Written by Mary Masterson, email@example.com Thursday, 06 March 2014 10:41
Each year, thousands of animals end up in shelters in desperate need of healing and care. Volunteers like Kyrstin Stehle provide that much-needed love and attention, giving countless animals a second chance at life.
Stehle, who has worked for the past 16 years as an ESL teacher at East Street Elementary School and is also a member of the Hicksville Congress of Teachers, loves children, enjoys languages, and is committed to helping animals in need at the Hempstead Town Animal Shelter in Wantagh.
After Stehle and her husband Walter lost their six-year-old dog Shea, a Bull mastiff, to cancer, they donated her medication to a shelter in Freeport and learned about the need for volunteers. In September 2012, Stehle filled out an application to volunteer at the shelter. After a one-on-one interview with a volunteer coordinator she was accepted into the program as one of 80 volunteers, attended an orientation and was assigned a mentor to train and assist her in working with the animals.
Stehle and her husband now volunteer every weekend on Saturdays and Sundays for three hours each day and on Wednesday nights for one and a half hours.
Many of the dogs have stranger issues and are afraid of people. Stehle sometimes wears different types of uniforms or outfits with hoods and may even use props such as wheelchairs or crutches while interacting with the dogs who are then rewarded if they react in a positive way. These behavior modifications are used to make the animals more adoptable.
Stehle also worked with the shelter’s head trainer in “Buddy Classes” and has learned to teach dogs the basic commands in order to get them acclimated to living in a home.
In her classroom, Stehle often talks about her love for animals with her students. She models writing personal narratives for her students by using her experiences at the shelter as examples.
“My students see my photographs of the animals and use them as a springboard for their writing activities,” explains Stehle. “I believe that it’s important to give back to one’s community. Service learning plays an important role in our schools, and it’s gratifying to see my students inspired to express their wish to volunteer at an animal shelter.”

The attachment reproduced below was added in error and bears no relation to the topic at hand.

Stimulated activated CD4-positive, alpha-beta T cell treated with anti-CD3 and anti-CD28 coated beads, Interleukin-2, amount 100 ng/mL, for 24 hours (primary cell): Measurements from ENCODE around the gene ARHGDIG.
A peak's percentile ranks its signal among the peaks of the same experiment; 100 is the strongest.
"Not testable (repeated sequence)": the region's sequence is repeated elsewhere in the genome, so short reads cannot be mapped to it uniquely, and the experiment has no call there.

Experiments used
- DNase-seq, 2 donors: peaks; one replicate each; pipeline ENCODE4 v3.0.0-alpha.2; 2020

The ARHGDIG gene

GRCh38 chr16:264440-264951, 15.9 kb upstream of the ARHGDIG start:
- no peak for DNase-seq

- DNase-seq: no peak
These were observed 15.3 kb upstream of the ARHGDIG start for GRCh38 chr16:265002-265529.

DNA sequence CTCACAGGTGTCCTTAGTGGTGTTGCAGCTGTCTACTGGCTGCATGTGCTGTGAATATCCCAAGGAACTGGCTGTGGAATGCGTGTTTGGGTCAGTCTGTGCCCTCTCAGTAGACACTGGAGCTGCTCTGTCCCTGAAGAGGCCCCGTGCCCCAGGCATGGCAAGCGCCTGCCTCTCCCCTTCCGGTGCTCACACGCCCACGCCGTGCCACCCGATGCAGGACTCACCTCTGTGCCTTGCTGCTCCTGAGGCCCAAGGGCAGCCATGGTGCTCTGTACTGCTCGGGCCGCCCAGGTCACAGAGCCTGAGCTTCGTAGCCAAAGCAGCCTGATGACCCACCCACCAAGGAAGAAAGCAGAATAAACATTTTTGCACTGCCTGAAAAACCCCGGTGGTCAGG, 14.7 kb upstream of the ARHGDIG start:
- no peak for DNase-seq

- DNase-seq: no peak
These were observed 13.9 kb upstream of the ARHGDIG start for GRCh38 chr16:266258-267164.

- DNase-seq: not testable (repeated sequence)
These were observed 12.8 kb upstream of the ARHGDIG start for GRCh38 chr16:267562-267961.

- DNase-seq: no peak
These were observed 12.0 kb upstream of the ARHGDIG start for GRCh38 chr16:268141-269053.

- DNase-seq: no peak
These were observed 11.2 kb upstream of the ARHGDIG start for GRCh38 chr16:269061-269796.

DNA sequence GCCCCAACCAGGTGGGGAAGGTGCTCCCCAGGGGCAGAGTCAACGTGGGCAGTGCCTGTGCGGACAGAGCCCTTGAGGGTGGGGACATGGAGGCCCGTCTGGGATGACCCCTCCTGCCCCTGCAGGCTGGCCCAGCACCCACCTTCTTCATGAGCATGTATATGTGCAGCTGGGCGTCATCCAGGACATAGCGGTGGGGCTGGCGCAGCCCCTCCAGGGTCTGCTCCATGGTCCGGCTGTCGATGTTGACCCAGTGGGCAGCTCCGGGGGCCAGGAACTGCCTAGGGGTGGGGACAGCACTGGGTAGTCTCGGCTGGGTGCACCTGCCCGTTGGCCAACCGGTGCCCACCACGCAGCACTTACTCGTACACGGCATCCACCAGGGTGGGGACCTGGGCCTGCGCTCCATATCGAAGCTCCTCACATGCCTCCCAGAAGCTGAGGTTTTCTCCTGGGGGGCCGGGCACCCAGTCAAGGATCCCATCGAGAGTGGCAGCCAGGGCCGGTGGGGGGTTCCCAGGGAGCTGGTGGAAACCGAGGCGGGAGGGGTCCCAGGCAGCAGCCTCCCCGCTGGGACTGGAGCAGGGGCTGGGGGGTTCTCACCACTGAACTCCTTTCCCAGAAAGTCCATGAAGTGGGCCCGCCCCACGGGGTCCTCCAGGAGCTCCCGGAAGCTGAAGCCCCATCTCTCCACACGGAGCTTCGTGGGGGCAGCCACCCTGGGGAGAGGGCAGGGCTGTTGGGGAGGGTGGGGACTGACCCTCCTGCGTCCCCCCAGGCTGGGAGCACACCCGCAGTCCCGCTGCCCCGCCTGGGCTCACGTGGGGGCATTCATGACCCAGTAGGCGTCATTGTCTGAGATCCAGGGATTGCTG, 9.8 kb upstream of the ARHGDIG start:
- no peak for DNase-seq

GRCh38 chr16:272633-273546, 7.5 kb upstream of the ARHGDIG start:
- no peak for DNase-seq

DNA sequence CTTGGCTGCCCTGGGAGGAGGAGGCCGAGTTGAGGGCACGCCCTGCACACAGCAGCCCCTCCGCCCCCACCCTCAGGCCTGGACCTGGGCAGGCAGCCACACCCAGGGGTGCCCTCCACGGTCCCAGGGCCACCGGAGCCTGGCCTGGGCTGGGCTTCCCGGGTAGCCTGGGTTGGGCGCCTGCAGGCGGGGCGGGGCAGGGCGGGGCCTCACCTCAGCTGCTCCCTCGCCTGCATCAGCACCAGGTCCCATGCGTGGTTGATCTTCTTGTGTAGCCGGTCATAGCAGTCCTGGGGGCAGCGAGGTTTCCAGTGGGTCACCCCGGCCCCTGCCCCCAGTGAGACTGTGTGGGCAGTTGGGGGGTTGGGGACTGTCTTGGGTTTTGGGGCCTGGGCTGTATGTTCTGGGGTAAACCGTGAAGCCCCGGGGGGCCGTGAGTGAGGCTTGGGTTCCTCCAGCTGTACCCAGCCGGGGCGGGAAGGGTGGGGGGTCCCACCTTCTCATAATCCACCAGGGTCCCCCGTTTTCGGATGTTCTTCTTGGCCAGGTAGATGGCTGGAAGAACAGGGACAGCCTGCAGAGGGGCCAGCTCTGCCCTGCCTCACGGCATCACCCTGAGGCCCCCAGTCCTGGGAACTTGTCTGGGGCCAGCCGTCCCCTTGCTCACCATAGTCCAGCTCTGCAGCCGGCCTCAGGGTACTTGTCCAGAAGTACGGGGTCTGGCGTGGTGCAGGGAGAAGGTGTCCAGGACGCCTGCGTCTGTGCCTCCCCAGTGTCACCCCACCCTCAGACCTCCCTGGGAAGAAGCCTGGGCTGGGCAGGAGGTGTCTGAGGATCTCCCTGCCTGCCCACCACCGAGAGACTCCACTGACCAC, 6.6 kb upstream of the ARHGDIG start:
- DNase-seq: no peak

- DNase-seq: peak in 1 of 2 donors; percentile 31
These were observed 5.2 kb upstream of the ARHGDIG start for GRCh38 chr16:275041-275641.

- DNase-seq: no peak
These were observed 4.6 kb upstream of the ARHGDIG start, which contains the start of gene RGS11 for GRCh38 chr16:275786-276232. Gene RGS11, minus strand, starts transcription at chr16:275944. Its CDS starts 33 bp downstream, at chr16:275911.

When asked what she’d like people in the community to do to help, Stehle repeated her motto: “Adopt, Don’t Shop! There are amazing dogs and cats who really deserve to be in homes. I can say that because I know the animals. Please get involved!”
There are many ways local residents can get involved and help animals in need. The Hempstead Town Animal Shelter will be holding its next big adoption event around St. Patrick’s Day.
Also consider downloading an application to either volunteer at the shelter, provide foster care for an animal in need, or donating items such as dog/cat toys and treats, newspapers to line the cages, grooming tools such as brushes and combs, and blankets. Since the floors of the shelter are concrete, the bottom side of the blanket needs to be a rougher sort of material, like wool, and the top side could be a soft, thick fleece.
The Hicksville Congress of Teachers is supporting Stehle, who is a member of the HCT Board of Directors, by holding an “Animal Shelter Supplies Drive.” Community members can drop off pet supplies at the Hicksville Congress of Teachers Office located at 183 Broadway, Suite 302, in Hicksville on Tuesdays through Thursdays from 9 a.m. to 5 p.m.
They are collecting food, treats, toys, blankets, newspapers (for lining cages), and pet beds, for both dogs and cats, as well as monetary donations (checks can be made out to the Hempstead Town Animal Shelter) until March 31.
“There’s a feeling of satisfaction and pride every time an animal that I’ve worked with is adopted,” said Stehle. “Although there is a bittersweet element in saying goodbye to ‘friends’ that get adopted, knowing that they’ll now have a home with a loving family and be given the life that every animal deserves brings sheer joy to my heart.”
Find out more at www.townofhempstead.org/animal-shelter or call 516-785-5220.